IDEAS home Printed from https://ideas.repec.org/a/ecj/econjl/v105y1995i432p1180-1204.html
   My bibliography  Save this article

Limits to the Potential Gains from Economic Integration and Other Supply Side Policies

Author

Listed:
  • Hammond, Peter J
  • Sempere, Jaime

Abstract

Classical welfare economics demonstrates potential Pareto improvements from 'supply side' policy changes that increase the efficiency of aggregate production. Special cases reviewed here concern market integration through customs unions and the gains from international trade. These classical results require incentive incompatible lump-sum transfers. Generally, other policies must compensate deserving losers. Following A. Dixit and V. Norman, the authors consider a freeze of consumer posttax prices, wages, and dividends, with tax rates and producer prices left to clear markets. Actual Pareto improvements are then generated by uniform poll subsidies. With appropriately distributed external tariff revenue, neither international transfers nor free disposal are required. Copyright 1995 by Royal Economic Society.

Suggested Citation

  • Hammond, Peter J & Sempere, Jaime, 1995. "Limits to the Potential Gains from Economic Integration and Other Supply Side Policies," Economic Journal, Royal Economic Society, vol. 105(432), pages 1180-1204, September.
  • Handle: RePEc:ecj:econjl:v:105:y:1995:i:432:p:1180-1204
    as

    Download full text from publisher

    File URL: http://links.jstor.org/sici?sici=0013-0133%28199509%29105%3A432%3C1180%3ALTTPGF%3E2.0.CO%3B2-R&origin=bc
    File Function: full text
    Download Restriction: Access to full text is restricted to JSTOR subscribers. See http://www.jstor.org for details.

    As the access to this document is restricted, you may want to search for a different version of it.

    Citations

    Citations are extracted by the CitEc Project, subscribe to its RSS feed for this item.
    as


    Cited by:

    1. Reinhorn, Leslie J., 2013. "Production efficiency and excess supply," Mathematical Social Sciences, Elsevier, vol. 65(2), pages 92-100.
    2. Kemp, Murray & Wan, Henry, Jr., 2003. "Lumpsum versus Non-lumpsum Redistribution: A Second Glance," Working Papers 03-02, Cornell University, Center for Analytic Economics.
    3. Facchini, Giovanni & Willmann, Gerald, 1999. "The gains from duty free zones," Journal of International Economics, Elsevier, vol. 49(2), pages 403-412, December.
    4. Harrison, Glenn W. & Rutherford, Thomas F. & Tarr, David G., 1997. "Trade policy options for Chile : a quantitative evaluation," Policy Research Working Paper Series 1783, The World Bank.
    5. Peter Hammond & Jaume Sempere, 2009. "Migration with local public goods and the gains from changing places," Economic Theory, Springer;Society for the Advancement of Economic Theory (SAET), vol. 41(3), pages 359-377, December.
    6. Glenn W Harrison & Thomas F Rutherford & David G Tarr, 1997. "Opciones de Política Comercial para Chile: Una Evaluación Cuantitativa," Latin American Journal of Economics-formerly Cuadernos de Economía, Instituto de Economía. Pontificia Universidad Católica de Chile., vol. 34(102), pages 101-137.
    7. Peter J. Hammond & Jaume Sempere, 2006. "Gains from Trade versus Gains from Migration: What Makes Them So Different?," Journal of Public Economic Theory, Association for Public Economic Theory, vol. 8(1), pages 145-170, January.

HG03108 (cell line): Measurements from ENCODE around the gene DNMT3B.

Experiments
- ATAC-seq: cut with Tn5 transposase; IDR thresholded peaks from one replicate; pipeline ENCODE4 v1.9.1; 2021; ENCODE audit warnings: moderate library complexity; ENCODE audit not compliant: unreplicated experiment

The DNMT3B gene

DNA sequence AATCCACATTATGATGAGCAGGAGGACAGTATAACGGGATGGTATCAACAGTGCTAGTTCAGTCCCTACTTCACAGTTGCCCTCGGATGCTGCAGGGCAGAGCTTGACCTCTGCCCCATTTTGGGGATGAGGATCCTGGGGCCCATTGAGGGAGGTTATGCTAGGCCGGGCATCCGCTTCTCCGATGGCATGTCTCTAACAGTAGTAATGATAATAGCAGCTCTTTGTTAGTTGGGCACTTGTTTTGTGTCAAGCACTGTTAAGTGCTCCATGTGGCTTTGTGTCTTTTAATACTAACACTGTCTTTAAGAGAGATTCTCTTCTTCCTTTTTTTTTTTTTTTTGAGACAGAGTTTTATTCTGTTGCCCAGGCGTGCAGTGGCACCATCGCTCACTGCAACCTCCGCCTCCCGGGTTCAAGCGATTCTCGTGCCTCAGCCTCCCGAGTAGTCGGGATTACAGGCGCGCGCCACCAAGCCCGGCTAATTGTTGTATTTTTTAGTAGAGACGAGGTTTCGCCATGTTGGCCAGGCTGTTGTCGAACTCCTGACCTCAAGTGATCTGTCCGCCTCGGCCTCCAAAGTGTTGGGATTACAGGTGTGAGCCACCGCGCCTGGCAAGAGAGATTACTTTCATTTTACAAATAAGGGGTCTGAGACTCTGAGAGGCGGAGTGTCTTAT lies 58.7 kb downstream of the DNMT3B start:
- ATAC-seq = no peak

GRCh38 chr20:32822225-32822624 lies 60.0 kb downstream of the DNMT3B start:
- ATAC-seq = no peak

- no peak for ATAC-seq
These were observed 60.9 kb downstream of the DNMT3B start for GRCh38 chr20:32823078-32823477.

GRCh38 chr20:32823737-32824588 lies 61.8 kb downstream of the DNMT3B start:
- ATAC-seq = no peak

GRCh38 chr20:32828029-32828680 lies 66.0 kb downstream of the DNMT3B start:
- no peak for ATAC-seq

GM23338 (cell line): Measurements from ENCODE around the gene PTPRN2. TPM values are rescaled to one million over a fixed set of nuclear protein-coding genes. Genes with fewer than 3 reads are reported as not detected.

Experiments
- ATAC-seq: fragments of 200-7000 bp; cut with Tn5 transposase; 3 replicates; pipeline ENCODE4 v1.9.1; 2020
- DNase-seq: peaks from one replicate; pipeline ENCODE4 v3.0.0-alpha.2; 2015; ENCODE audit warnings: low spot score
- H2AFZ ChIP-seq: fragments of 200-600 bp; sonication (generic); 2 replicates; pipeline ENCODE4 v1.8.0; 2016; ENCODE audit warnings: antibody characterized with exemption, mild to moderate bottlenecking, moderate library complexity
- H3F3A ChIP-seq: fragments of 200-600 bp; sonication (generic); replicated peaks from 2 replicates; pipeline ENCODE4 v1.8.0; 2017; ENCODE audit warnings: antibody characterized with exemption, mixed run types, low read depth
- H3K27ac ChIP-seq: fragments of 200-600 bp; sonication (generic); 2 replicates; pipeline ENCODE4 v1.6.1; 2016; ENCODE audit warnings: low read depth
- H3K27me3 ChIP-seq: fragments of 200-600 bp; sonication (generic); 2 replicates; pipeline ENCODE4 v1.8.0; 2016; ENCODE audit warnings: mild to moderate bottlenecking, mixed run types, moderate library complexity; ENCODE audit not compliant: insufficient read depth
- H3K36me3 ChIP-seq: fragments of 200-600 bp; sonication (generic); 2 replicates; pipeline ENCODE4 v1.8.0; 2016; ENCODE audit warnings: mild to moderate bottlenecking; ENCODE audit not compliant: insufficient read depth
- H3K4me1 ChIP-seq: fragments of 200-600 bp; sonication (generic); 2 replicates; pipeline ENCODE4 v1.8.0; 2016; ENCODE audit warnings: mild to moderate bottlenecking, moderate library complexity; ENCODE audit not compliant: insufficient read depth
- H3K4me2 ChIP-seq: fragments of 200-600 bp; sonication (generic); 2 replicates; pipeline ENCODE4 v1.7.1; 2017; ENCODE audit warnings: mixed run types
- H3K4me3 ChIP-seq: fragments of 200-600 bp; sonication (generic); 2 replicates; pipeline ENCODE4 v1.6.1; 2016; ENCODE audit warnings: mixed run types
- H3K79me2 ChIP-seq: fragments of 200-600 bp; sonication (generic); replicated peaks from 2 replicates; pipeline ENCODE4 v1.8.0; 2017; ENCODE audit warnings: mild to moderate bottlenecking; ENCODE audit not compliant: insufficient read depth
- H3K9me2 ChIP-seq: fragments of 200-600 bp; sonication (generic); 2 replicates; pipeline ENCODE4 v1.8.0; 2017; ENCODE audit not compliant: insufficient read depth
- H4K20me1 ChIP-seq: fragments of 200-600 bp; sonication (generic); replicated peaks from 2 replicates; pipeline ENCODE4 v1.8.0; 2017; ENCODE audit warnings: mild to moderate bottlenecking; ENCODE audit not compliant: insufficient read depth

8. Chichilnisky, Graciela & Hammond, Peter J., 2016. "The Kyoto Protocol and Beyond: Pareto Improvements to Policies that Mitigate Climate Change," CAGE Online Working Paper Series 287, Competitive Advantage in the Global Economy (CAGE).
    9. Earl Grinols & Peri Silva, 2011. "Rules of origin and gains from trade," Economic Theory, Springer;Society for the Advancement of Economic Theory (SAET), vol. 47(1), pages 159-173, May.
    10. Gligorov, Vladimir, 2009. "Mobility and Transition in Integrating Europe," MPRA Paper 19198, University Library of Munich, Germany.
    11. Willmann, Gerald, 2004. "Pareto gains from trade: a dynamic counterexample," Economics Letters, Elsevier, vol. 83(2), pages 199-204, May.

    More about this item

    Statistics

    Access and download statistics

    Corrections

    All material on this site has been provided by the respective publishers and authors. You can help correct errors and omissions. When requesting a correction, please mention this item's handle: RePEc:ecj:econjl:v:105:y:1995:i:432:p:1180-1204. See general information about how to correct material in RePEc.

    For technical questions regarding this item, or to correct its authors, title, abstract, bibliographic or download information, contact: (Wiley-Blackwell Digital Licensing) or (Christopher F. Baum). General contact details of provider: http://edirc.repec.org/data/resssea.html .

    If you have authored this item and are not yet registered with RePEc, we encourage you to do it here. This allows to link your profile to this item. It also allows you to accept potential citations to this item that we are uncertain about.

    We have no references for this item. You can help adding them by using this form .

    If you know of missing items citing this one, you can help us creating those links by adding the relevant references in the same way as above, for each refering item. If you are a registered author of this item, you may also want to check the "citations" tab in your RePEc Author Service profile, as there may be some citations waiting for confirmation.

    Please note that corrections may take a couple of weeks to filter through the various RePEc services.

    IDEAS is a RePEc service hosted by the Research Division of the Federal Reserve Bank of St. Louis . RePEc uses bibliographic data supplied by the respective publishers.